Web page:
This is the first in what I hope will be a long line of stories that I will be posting on this blog. Things will get much crazier later on.The thing to know about Morocco, to better understand the place, is that Morocco has for centuries been a gateway for trade between sub-Saharan Africa and Europe. The Moroccans have made their livelihood from the traffic that passes both ways through their country. One gets the impression when in Morocco that you are passing through a kind of colourful, sticky money sieve. It seems anything that you come into contact with, inexplicably extracts some money from you.
One can’t leave their hotel without being beset by touts. The touts offer to be your guide, which means they will either drag you around to places they have “arrangements” with or they will follow you around trying to get a cut of whatever transaction you make. In fairness most Moroccans are dirt poor and there aren’t any social safety nets. Basically, the average Moroccan is on their own without much means of support and the average European tourist looks like a large overfed moneybag in comparison. Another consideration is that many people from the “first world” treat travelling in poorer countries as an extended shopping spree.
The longer I stayed in Morocco, the more I could identify with the herbivores of the Serengeti. There I was, an overfed target of seeming plenty for the ravenous circling predators. After a while the constant badgering of the touts begins to pall and no amount of polite refusal of goods or services is heeded. To give you an idea of what it can be like, I’ll relate this short anecdote.
When I was in Chaouen, a small town in the north of Morocco a local who wanted to be my guide approached me on a number of days. On all occasions I politely refused, as I didn’t want to have to interact with anyone who’s only objective was to drag me around to places where he’d get a cut of any purchases, including any food, I bought, while relentlessly blabbing in my ear. I just wanted to poke around on my own (the predators could see the straggler who had wandered off from the herd and saw in him an easy feed) in peace, but this guy was very persistent. I was constantly being probed for information so he could engage with me. My last interaction with him went like this:
Q. “Where are you from?”
Q. “You come from Sydney?”
Q. “Very beautiful place, no?”
Q. “Where do you go?”
A. “Walking around”
Q. “I will be your guide?”
A. “No thanks, I’d just like to walk around by myself.”
Q. “I can take you to my uncle’s carpet factory?”
A. “No thanks I don’t want a carpet and I don’t want to buy anything.”
Q. “You want jellaba (a sort of full length pullover smock with hood that the locals wear)?” I know where you can buy a very fine jellaba!”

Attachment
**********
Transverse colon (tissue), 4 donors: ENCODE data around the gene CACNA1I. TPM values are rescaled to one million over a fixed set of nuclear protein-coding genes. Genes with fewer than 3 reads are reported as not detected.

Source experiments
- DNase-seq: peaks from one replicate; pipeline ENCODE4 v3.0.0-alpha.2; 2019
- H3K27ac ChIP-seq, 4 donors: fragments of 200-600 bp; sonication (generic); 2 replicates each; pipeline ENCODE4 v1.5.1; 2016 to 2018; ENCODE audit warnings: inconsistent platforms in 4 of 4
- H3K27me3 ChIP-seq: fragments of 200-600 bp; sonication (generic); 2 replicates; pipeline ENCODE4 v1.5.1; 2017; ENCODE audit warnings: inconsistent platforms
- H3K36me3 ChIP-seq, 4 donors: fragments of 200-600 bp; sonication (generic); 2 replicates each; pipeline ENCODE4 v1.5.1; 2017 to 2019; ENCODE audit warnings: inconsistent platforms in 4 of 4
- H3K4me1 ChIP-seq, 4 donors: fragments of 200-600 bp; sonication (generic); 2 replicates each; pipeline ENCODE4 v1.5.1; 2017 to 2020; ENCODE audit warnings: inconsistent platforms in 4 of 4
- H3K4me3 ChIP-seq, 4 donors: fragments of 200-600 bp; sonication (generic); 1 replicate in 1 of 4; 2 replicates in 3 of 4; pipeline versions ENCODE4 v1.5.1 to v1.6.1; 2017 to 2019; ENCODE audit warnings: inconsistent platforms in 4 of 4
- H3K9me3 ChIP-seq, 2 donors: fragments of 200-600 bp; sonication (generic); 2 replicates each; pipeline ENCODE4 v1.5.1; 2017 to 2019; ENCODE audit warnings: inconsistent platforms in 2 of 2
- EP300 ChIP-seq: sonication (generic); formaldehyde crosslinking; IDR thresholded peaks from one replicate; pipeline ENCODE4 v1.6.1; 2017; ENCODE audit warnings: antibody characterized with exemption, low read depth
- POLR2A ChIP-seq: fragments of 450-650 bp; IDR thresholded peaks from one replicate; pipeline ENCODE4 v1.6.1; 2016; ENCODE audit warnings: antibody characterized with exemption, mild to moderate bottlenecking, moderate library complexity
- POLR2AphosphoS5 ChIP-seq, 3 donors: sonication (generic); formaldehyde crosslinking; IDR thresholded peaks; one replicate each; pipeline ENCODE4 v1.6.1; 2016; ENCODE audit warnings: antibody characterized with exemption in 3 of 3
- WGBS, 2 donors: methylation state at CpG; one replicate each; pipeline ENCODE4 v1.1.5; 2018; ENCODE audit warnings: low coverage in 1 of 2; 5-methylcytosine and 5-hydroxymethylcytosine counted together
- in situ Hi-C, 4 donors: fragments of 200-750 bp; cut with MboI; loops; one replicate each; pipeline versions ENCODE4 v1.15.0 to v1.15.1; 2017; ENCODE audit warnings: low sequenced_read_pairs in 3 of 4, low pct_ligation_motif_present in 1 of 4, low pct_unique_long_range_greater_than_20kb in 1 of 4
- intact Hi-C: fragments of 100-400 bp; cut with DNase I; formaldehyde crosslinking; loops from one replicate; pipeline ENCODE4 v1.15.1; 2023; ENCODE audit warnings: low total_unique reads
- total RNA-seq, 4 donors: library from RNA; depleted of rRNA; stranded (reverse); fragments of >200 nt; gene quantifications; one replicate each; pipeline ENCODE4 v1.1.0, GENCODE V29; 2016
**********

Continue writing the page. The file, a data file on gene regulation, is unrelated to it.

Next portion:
A. “No thanks and I told you I don’t want to buy anything.
Q. “Ahhh! You want hashish?”
A. “No thanks, I just want to be left alone.”
Q. “You want a girl?”
A. “No and please leave me alone.”
Q. Looking around and in a low voice, “you want a boy?”
A. “No and go away!”
Q “You don’t want carpet? You don’t want jellaba? You don’t want hashish? You don’t want girl? You don’t want boy (in exasperated disbelief)? Why did you come to Morocco you f#%king Australian Jew!
I threw my charming interlocutor against the wall and made it clear to him he was in great risk of receiving some grievous bodily harm, he ran off and didn’t bother me for the rest of my time there. This experience and several others in a similar vein taught me a few things though. The Moroccan guides I came into contact with tended to:
1. Be desperate.
2. Not understand, that not all foreigners wanted to shop all the time.
3. See politeness as a sign of weakness.
4. Understand force and aggression.
5. Think being a Jew is a bad thing (Not that I am).
For what it’s worth, I met a hilarious Italian traveler who told me that his way of being left in peace is to scream at the touts, as they bothered him, that he was Italian while making a slashing motion across his neck. His rational was the mafia operated in Morocco hash trafficking and they had a reputation of being very dangerous.
As a result of this experience and many like it, I’ve come up with a way to reduce doing things I don’t want to do. Whenever I get approached by people, to do something, I go through the following mental routine:
I first ask myself if it would please me to please them (by doing what they want). If the answer is no then I don’t. If it pleases mi to please them, then I will go along with them.
Many people in non-western countries are quite happy to exploit western politeness and a desire to be liked. While we here in the west have the luxury of thinking (or possibly deluding ourselves) that friendship is offered and given for the sake of friendship only, many people in poorer countries are so desperate they see any foreigner as a ticket out of their poverty and so seek profit from any overtures of friendship.
The Cambodians have a saying: “Never trust a poor man.” And there is an Arabic saying: “It is a sin to tempt a poor man”
Having said all that I still recommend engaging with the locals in any country that you visit, just keep your eyes open, your wits about you, and don’t do anything or go anywhere that makes you feel uncomfortable. Listen to your inner self, it’s quite often right.
So there you go, a trip to Morocco, unless you go to a resort, isn’t really a vacation, it’s an experience. Somebody (I can’t remember who) once said, “Adventure is discomfort remembered in comfort.”
If you ever go to Morocco and stay for a while (outside of the resorts) you’ll definitely come back with some stories. I certainly did.